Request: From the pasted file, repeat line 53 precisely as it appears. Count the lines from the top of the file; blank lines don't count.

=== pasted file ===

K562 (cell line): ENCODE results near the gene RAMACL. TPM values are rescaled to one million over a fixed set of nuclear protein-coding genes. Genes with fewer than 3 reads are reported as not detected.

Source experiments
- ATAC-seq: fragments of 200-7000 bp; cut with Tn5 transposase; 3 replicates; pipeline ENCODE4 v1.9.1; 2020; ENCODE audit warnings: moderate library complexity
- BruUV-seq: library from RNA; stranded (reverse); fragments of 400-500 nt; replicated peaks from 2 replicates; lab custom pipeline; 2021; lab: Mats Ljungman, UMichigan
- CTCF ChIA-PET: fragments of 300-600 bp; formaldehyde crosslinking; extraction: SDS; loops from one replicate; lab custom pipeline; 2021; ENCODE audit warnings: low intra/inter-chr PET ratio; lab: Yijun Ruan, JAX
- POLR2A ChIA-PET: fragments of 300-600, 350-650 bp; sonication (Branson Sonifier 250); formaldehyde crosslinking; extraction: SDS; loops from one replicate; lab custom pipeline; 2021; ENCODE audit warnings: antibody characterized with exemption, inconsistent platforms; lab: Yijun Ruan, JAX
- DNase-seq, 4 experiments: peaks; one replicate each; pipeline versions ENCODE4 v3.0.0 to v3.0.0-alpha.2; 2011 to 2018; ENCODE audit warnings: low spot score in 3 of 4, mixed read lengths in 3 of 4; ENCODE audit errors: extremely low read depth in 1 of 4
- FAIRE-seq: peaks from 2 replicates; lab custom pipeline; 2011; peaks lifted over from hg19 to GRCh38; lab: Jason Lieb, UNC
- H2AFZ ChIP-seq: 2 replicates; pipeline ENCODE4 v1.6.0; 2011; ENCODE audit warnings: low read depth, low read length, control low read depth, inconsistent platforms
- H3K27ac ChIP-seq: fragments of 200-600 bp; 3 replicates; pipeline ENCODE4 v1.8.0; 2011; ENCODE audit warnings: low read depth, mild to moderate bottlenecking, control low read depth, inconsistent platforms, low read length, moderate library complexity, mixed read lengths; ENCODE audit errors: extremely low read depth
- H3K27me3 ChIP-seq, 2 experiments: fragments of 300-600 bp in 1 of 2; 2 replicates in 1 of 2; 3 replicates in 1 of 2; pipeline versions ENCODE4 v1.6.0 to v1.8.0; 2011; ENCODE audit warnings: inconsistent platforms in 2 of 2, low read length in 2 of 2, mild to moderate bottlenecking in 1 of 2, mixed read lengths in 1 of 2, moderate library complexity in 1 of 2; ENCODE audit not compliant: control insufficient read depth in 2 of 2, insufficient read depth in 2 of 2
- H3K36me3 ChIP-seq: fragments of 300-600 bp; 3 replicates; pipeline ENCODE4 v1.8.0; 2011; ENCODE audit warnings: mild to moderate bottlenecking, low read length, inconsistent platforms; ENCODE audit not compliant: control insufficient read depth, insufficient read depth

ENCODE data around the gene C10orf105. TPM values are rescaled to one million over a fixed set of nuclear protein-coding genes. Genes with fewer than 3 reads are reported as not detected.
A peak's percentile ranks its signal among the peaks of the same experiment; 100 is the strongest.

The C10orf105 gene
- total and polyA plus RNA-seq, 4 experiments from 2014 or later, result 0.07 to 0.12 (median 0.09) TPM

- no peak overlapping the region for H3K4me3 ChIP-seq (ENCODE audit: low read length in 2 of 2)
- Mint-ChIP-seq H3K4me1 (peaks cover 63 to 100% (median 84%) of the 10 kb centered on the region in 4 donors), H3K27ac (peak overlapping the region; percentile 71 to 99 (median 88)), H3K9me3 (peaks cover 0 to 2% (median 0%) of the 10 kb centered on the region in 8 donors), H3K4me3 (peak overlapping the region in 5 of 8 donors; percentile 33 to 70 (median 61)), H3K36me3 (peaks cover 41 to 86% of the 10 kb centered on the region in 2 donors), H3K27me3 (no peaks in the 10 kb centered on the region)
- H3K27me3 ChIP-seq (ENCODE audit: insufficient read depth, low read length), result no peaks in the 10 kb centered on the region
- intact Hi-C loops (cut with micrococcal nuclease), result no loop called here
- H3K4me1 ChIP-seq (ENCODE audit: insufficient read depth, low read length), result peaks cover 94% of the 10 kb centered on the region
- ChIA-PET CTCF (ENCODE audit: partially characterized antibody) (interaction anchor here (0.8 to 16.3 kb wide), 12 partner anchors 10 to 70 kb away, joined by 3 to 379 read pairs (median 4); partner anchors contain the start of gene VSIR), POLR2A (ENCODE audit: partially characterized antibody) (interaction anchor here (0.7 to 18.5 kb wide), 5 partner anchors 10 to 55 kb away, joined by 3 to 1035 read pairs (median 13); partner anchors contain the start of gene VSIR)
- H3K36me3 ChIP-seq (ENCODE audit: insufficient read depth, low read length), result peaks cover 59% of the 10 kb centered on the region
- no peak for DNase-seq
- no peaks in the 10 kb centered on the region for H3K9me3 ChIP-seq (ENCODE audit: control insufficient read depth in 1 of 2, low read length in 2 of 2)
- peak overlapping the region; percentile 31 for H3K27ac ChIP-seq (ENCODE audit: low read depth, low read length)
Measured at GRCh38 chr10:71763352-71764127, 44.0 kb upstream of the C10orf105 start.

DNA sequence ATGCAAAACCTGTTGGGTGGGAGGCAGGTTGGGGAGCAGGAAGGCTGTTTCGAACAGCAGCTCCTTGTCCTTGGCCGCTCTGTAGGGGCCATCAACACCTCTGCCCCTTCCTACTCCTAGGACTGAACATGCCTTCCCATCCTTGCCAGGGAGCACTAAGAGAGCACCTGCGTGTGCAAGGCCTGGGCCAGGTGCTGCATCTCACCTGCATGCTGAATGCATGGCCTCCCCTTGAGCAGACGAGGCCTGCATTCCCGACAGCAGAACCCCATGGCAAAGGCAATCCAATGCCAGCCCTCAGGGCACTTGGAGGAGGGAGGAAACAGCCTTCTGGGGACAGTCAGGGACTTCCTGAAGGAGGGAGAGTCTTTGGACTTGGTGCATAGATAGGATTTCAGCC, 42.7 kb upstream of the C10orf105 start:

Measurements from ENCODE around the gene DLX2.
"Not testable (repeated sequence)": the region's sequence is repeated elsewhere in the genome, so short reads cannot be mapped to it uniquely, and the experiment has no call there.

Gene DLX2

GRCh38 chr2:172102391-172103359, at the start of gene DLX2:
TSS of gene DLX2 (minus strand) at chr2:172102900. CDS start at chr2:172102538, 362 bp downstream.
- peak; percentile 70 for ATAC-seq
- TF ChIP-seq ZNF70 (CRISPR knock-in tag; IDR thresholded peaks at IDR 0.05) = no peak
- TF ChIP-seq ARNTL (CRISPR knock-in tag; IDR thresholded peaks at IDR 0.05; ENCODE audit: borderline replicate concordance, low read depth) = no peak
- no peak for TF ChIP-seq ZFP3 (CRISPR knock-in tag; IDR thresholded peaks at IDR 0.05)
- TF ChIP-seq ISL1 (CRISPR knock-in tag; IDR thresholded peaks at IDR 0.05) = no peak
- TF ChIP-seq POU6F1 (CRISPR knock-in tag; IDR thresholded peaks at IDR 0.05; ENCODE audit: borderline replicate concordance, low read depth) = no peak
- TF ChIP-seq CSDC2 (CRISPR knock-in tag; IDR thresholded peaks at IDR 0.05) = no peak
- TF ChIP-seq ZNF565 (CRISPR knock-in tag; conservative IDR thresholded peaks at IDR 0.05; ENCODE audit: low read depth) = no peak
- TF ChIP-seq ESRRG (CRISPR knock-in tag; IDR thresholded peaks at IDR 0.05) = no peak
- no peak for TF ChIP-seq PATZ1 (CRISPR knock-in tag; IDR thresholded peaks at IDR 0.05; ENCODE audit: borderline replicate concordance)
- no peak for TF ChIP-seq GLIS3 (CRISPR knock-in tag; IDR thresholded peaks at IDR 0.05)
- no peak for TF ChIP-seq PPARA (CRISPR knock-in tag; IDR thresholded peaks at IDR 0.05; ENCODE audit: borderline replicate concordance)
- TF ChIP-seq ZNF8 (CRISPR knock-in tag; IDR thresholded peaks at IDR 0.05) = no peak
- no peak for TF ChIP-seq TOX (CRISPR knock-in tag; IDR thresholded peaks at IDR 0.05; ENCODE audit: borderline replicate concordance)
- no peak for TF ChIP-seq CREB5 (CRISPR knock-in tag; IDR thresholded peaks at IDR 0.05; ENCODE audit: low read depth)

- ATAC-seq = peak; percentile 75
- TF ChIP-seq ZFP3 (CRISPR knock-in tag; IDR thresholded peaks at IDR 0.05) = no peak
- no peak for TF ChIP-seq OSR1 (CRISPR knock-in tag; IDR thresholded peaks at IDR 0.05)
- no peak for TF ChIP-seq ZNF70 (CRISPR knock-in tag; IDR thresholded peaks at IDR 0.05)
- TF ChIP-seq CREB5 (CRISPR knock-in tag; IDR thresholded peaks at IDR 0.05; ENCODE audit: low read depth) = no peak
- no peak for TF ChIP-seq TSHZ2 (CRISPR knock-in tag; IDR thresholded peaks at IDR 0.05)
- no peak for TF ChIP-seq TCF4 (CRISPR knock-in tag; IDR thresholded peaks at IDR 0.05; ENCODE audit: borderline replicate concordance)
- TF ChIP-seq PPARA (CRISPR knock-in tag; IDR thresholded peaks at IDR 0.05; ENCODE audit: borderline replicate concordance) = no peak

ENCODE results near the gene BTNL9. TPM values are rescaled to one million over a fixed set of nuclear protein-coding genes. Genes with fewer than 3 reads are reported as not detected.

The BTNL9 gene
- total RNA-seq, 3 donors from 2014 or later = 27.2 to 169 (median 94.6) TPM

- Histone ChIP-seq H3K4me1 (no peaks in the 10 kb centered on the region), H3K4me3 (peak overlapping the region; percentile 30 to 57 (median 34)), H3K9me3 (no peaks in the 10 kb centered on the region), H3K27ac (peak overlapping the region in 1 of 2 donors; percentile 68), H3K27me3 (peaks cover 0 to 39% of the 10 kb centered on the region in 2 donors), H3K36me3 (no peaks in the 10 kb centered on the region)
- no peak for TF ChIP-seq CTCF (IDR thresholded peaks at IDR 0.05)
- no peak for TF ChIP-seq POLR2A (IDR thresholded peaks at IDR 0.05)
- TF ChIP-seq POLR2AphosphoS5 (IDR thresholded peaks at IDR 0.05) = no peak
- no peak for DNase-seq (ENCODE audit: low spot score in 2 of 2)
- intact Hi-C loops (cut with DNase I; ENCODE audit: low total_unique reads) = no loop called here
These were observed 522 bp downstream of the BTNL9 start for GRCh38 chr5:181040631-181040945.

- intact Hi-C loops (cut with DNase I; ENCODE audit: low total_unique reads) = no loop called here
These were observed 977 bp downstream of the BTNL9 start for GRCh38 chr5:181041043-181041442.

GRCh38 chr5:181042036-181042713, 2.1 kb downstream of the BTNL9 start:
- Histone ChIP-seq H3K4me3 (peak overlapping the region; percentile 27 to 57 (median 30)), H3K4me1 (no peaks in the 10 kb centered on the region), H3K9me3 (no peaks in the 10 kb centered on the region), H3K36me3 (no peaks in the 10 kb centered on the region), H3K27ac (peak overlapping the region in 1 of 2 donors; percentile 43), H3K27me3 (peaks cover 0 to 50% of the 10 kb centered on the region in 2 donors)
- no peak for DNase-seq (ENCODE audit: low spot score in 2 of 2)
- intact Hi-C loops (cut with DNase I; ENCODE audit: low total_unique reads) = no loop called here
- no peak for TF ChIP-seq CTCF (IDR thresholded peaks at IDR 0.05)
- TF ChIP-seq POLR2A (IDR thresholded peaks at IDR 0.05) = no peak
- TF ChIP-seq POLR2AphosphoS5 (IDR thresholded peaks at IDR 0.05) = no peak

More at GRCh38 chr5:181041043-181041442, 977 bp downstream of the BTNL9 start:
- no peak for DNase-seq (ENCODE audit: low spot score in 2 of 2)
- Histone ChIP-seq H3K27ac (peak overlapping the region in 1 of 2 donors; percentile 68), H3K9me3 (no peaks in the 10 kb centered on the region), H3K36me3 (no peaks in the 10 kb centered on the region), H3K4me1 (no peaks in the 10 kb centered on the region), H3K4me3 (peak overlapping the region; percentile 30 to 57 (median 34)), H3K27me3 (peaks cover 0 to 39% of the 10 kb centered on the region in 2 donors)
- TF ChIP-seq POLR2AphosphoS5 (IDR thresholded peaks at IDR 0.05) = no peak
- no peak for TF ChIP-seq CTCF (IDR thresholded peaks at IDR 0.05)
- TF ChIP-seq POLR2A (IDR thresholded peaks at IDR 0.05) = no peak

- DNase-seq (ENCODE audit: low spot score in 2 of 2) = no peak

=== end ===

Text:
- TF ChIP-seq CREB5 (CRISPR knock-in tag; IDR thresholded peaks at IDR 0.05; ENCODE audit: low read depth) = no peak